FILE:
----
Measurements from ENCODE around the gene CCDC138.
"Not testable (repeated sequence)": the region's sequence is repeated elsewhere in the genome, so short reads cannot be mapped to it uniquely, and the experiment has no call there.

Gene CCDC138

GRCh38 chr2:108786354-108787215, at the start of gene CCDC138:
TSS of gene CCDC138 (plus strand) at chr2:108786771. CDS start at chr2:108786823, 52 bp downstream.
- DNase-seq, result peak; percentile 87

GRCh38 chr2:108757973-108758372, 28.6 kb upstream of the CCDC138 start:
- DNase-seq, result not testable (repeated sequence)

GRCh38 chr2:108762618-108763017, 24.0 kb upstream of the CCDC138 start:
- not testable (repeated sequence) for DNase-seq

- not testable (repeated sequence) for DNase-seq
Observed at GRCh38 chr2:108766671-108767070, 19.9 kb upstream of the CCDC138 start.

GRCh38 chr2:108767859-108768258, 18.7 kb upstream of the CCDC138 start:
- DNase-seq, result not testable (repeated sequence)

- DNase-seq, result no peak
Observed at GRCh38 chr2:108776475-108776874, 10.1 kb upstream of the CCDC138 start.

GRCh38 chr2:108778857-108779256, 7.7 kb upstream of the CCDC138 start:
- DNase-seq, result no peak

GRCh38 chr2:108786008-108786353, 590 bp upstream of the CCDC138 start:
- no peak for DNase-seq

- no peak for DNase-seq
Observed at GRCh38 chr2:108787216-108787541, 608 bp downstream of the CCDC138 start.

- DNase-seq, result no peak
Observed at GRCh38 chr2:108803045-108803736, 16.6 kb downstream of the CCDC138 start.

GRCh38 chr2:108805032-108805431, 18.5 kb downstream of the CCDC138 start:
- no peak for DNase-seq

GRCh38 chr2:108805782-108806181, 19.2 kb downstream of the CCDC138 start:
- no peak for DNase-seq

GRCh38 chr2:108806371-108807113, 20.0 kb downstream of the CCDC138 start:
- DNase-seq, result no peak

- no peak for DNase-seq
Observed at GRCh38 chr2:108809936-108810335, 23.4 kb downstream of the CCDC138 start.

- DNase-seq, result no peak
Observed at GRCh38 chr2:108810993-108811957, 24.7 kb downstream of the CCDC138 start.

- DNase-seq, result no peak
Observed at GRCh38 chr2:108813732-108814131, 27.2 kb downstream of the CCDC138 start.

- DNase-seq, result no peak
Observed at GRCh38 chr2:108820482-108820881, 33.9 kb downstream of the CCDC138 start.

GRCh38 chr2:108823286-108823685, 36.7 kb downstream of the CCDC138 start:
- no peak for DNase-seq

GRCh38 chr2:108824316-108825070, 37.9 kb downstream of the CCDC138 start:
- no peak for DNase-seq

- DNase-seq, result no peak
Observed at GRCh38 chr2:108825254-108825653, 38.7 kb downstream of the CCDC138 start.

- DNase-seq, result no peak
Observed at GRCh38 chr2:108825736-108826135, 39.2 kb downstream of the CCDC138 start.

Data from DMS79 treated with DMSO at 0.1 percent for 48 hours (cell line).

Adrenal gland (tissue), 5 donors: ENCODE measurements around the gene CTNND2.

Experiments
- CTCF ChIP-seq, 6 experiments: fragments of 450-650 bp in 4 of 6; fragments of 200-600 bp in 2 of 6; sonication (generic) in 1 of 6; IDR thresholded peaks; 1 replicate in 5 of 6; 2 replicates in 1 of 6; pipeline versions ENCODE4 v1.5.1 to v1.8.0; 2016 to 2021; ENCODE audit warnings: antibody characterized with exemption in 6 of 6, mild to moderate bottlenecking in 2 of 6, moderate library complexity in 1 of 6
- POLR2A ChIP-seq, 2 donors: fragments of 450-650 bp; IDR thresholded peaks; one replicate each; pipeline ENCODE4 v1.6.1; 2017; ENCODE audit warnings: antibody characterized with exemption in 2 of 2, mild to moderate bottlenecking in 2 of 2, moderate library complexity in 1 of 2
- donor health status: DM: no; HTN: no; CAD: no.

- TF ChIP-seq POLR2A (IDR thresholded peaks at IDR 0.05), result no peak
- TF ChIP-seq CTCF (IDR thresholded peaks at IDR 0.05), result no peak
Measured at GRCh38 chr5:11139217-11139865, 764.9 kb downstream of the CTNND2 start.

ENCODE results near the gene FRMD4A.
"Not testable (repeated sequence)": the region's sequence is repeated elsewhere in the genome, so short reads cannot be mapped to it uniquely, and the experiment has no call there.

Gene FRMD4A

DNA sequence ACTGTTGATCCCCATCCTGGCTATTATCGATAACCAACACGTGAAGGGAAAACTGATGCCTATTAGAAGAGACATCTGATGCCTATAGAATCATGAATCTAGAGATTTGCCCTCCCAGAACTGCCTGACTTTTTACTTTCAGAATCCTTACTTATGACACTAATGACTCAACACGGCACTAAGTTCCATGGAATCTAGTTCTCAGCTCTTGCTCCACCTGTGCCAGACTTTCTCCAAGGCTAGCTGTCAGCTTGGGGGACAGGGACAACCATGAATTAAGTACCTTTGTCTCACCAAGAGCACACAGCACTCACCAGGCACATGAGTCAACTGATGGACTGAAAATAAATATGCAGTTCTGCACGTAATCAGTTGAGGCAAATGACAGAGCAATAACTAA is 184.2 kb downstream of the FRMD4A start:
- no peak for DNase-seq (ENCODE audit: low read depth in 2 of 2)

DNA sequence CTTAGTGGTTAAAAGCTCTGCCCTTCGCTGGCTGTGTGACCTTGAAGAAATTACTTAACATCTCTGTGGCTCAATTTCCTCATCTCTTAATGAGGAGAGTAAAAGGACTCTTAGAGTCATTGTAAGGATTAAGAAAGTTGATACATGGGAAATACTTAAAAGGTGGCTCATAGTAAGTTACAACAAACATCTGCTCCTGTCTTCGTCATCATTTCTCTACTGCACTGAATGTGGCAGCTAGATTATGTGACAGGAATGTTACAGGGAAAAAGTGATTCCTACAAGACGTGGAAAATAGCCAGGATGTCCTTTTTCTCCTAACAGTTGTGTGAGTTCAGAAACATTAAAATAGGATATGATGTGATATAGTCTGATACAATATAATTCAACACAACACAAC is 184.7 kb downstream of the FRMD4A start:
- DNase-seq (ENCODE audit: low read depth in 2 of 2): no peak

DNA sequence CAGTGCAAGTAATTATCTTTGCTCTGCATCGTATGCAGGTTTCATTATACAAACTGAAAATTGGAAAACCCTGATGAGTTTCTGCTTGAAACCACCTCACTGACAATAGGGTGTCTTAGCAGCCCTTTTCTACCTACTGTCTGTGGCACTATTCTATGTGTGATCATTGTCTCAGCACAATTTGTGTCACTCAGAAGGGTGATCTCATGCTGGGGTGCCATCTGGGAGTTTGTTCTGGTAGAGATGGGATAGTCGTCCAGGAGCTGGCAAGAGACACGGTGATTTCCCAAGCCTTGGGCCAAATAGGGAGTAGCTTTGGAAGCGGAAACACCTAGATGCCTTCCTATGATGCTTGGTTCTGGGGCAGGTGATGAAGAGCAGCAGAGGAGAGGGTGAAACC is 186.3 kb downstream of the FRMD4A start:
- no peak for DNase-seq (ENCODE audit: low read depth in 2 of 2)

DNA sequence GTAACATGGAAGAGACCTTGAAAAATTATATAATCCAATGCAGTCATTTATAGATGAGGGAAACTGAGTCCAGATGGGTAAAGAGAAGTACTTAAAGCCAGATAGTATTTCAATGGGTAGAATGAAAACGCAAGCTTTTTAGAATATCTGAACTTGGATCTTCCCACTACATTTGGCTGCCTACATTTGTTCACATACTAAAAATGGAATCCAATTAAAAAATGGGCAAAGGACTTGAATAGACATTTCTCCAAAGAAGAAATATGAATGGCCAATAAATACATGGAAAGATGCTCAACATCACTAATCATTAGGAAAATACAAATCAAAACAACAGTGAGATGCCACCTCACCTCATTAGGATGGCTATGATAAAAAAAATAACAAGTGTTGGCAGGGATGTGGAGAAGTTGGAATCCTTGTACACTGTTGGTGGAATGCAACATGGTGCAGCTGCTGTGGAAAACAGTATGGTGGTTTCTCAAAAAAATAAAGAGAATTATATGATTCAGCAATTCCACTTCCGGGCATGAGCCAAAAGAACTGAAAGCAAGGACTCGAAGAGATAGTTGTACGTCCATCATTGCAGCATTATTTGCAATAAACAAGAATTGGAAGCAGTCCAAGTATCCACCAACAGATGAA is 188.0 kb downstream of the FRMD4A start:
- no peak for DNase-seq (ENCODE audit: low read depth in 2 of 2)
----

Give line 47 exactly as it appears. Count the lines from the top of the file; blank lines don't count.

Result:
Data from DMS79 treated with DMSO at 0.1 percent for 48 hours (cell line).